This week we continue our look at East Fife Football Club as The Fife and
their supporters celebrate the club's centenary. The youngest of the four
remaining senior clubs in Fife, East Fife was founded at a meeting held in
Methil on 9th March 1903. After due deliberation it was decided that the
suggested name of East of Fife FC should be rejected in favour of East
Fife FC. The colours of local landowner Sir John Gilmour, green and white,
were chosen and a lease of Town Hall Park, renamed Bayview Park, was
obtained. The change to the now familiar Fife colours of black and gold
was made in season 1911/12.
For a small, provincial club East Fife's 100 year history is littered with
firsts! In season 1926/27, East Fife became the first club from the lower
division to reach a Scottish Cup Final in the 20th century. In turn this
was the first such game to be broadcast on the wireless. Unfortunately the
lower division side's first Hampden final appearance resulted in a 3-1
victory for Glasgow giants Celtic. However the next East Fife visit
to Hampden in a Scottish Cup Final was to prove to be much more
successful. By defeating Kilmarnock 4-2 in a replay, after a 1-1 draw,
East Fife became the first, and to date only, lower division club to win
the Scottish Cup.Some 350,000 fans watched their eleven games, including
five replays,played in the cup run as the Men from Methil proved to be 'Abune
The story goes that in a Methil pulpit on the Sabbath following the
historic cup victory, the Minister announced " Let us now praise God by
singing the Second Paraphrase, 'O God of Methil' to the tune 'Kilmarnock'.
The 'glory years' for the Methil club now began and they continued their
winning ways following the Second World War. In season 1947/48 East Fife
not only won promotion to the top division - the only time in 100 years
that they have been League Champions - but made another piece of history
by becoming the first lower division club to win the Scottish League Cup,
defeating Falkirk 4-1 in a replay. The first game finished 0-0. During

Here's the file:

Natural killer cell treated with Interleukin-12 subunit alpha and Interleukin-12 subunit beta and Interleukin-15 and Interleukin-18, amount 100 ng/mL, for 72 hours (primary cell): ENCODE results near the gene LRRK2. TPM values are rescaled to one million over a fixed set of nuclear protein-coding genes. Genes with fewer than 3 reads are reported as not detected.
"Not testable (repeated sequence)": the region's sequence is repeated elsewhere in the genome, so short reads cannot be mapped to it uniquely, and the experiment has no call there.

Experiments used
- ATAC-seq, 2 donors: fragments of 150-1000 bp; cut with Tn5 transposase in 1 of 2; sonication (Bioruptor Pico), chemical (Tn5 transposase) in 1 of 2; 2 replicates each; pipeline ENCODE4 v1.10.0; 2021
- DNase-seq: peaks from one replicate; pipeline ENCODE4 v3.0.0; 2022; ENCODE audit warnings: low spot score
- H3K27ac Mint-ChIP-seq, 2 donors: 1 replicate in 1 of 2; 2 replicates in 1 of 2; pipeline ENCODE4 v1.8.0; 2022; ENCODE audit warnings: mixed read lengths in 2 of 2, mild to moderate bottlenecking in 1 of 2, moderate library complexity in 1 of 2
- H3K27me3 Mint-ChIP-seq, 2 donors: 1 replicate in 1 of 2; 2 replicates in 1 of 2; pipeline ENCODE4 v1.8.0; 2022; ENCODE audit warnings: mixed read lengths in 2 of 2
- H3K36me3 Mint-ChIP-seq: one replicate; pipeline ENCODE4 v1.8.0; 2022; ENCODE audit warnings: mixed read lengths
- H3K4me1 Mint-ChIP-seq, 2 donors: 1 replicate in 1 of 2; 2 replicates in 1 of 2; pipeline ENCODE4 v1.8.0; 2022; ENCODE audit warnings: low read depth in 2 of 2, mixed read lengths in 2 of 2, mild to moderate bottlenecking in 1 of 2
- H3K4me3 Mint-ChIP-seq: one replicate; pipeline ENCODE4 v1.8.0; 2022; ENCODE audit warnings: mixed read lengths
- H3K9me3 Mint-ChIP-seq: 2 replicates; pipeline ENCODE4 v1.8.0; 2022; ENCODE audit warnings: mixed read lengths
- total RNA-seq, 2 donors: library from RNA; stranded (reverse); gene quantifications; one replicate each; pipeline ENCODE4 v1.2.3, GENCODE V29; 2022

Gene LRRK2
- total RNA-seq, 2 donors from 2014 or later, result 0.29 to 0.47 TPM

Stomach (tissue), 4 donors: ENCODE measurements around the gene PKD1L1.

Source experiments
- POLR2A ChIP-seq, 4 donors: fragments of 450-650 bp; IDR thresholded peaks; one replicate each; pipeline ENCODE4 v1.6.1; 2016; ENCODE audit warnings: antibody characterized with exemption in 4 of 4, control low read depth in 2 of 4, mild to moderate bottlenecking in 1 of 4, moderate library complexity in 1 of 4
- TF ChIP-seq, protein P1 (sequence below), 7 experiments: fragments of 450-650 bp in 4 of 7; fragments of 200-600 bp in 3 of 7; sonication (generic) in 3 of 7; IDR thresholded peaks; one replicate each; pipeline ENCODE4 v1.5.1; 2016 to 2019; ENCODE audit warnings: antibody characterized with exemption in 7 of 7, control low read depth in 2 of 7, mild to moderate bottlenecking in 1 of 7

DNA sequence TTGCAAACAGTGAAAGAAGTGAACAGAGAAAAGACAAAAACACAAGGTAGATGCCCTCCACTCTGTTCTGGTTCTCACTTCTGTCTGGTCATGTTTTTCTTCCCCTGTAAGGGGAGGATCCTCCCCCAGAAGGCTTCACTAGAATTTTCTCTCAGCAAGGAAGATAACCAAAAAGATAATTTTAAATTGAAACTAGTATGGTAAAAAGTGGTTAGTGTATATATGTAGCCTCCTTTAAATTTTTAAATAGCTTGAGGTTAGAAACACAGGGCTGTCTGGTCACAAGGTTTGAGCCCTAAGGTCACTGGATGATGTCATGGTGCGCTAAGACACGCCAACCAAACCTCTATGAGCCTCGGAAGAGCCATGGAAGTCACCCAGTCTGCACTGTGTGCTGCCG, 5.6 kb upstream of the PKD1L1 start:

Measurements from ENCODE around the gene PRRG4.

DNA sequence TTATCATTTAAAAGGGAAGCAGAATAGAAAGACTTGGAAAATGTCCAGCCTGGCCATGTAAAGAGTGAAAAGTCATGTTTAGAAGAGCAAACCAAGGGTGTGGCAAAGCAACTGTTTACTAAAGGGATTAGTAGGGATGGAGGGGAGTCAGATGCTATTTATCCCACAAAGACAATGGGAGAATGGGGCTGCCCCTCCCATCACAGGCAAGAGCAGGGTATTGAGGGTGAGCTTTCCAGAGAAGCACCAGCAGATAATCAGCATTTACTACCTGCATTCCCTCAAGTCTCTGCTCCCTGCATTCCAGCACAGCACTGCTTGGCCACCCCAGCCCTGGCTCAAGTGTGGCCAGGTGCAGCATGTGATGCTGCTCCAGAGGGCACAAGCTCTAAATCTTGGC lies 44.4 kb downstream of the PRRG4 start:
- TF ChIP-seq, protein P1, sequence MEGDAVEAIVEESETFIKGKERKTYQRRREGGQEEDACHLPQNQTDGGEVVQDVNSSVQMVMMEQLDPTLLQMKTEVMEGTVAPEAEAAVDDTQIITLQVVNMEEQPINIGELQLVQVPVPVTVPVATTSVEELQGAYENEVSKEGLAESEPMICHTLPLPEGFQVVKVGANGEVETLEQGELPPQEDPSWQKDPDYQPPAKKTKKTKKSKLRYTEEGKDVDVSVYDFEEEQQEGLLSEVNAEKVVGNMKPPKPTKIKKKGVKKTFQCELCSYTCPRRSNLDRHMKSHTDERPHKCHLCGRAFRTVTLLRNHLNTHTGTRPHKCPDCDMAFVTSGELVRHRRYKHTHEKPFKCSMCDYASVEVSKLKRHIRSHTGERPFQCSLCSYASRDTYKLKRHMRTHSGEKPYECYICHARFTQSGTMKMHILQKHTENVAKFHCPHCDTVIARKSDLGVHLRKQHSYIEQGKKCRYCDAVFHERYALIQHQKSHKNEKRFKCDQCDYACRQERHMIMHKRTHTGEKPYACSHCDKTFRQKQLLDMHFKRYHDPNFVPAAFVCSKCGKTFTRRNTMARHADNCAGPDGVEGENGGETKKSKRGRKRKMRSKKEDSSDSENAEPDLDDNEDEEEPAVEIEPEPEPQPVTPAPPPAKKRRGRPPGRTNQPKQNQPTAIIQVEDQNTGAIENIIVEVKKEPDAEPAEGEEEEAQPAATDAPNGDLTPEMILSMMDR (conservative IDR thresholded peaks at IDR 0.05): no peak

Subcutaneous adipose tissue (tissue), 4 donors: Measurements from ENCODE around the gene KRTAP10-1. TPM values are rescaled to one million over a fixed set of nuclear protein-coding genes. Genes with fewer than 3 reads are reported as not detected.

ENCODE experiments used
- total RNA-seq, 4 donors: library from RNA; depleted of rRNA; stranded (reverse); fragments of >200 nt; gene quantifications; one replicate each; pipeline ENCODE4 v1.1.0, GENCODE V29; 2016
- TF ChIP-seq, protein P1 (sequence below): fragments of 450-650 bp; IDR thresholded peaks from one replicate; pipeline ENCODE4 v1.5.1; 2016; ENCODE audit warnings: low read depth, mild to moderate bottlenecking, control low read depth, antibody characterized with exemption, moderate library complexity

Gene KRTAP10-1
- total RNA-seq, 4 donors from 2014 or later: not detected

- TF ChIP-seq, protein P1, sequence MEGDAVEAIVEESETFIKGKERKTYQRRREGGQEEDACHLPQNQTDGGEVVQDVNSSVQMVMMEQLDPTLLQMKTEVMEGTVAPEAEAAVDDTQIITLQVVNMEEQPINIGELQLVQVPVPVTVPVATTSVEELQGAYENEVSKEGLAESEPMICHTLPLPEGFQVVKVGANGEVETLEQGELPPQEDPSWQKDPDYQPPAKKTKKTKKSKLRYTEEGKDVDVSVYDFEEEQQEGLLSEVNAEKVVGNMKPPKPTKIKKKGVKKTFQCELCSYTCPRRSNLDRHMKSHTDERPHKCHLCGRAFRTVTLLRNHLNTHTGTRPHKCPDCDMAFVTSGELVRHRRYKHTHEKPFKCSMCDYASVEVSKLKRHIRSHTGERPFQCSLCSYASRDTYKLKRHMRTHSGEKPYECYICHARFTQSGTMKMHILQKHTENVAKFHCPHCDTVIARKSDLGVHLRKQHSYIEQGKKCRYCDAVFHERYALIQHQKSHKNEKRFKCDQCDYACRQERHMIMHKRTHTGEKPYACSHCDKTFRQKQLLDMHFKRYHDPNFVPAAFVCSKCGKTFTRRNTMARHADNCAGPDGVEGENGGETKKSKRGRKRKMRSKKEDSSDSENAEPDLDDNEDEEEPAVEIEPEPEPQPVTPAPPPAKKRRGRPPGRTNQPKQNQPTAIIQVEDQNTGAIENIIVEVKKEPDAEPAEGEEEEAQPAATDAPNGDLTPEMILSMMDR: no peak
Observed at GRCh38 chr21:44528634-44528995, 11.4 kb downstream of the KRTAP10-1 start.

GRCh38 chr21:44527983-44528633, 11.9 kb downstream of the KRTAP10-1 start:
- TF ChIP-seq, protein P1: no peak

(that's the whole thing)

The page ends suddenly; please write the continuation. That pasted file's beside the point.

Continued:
that season future Scottish Internationalist Henry Morris scored 62 goals,
including 41 in the league, thus equalling Jock Wood's club league record
for goals from 1926/27.The 1947/48 League Cup suceess was repeated in
1949/50 when fellow Fife club Dunfermline were swept aside 3-0. The Fife
went on to become the first club to mark up a hat-trick of Scottish League
Cup successes in 1953/54, emerging the victors by the odd goal in five
over Partick Thistle. Added to the League Cup success East Fife also made
another Hampden appearance in the Scottish Cup, losing 3-0 to Glasgow
Rangers, and over this period the club finished high up the top division.
The Fife also supplied players on a regular basis to the National Eleven.
Players of the calibre of George Aitken, Alan Brown, David Duncan, Charlie
Fleming and Henry Morris all pulled on the famed Dark Blue jersey.
An early convert to the need for floodlights, the successful East Fife
team of the early 50s proved attractive visitors to many English grounds
to hansel their floodlights.Indeed East Fife were the first Scottish club
ever to host a floodlit Scottish Cup tie in 1956. The visitors
Stenhousemuir spoiled the occasion as The Fife were on the wrong side of a
But the 'glory days' were drawing to a close and the writing was on the
wall when East Fife only just escaped relegation by two points in season
in 1956/57. However during that season they achieved another first - a
match against Hibs at Easter Road on 23rd March 1967 was the first ever
floodlit league game in Scotland. The following season 1957/58 East Fife
finished second bottom with 23 points and along with the first ever senior
club in Scotland, Queen's Park (9 points), dropped down to the Second
Divison. Since then apart from a return to the top division in the early
1970s, East Fife have played their football in the lower divisions. But
their reputation as doughty cup fighters continued and The Fife notched
up another first in 1983. On 31st January 1983, the Men from Methil
recorded a 2-0 win over Hibs and East Fife became the first lower division
side to put a Premier League club out of the Scottish Cup.
As we noted last week East Fife moved from the club's spiritual home of
Bayview to a new ground, New Bayview, built at Methol Docks in 1998. The
ground has been renamed during the centenary year as Bayview Park Stadium,
but for many fans the new ground is a soul-less replacement for the 'real'
Bayview. With a capacity of only 2,000 the heady day of the record
attendance of 22,515 at Bayview in a derby game against Raith Rovers on
2nd January 1950 will never be repeated!
A large number of The Fife support has always come from the fishing towns
in the East Neuk of Fife, so appropriately this week's recipe, once
again, is a fish one - A Fifeshire Way With Plaice.
A Fifeshire Way With Plaice
Ingredients: 4 fillets of plaice; seasoned flour as required; 1 1/2 oz (40
g) butter; juice of 1/2 lemon; 2 or 3 tablespoons white wine or vermouth;
2 1/2 tablespoons cream; 1 heaped teaspoon minced parsley
Choose medium-sized fillets. Dip in seasoned flour. Melt butter in a
shallow flameproof baking dish. When heated add the fish. Baste with the
butter. Grill for 2 or 3 minutes, basting occasionally, until delicately
brown, then turn.Baste with butter, lemon juice and wine or vermouth.
Grill until lightly browned, basting occasionally with the liquor in the
dish. Arrange on a heated platter. Pour the cream into the liquor
remaining in the dish. Stir until piping hot. Spoon over the fillets.
Decorate with the parsley. Serve with boiled new potatoes. Serves four.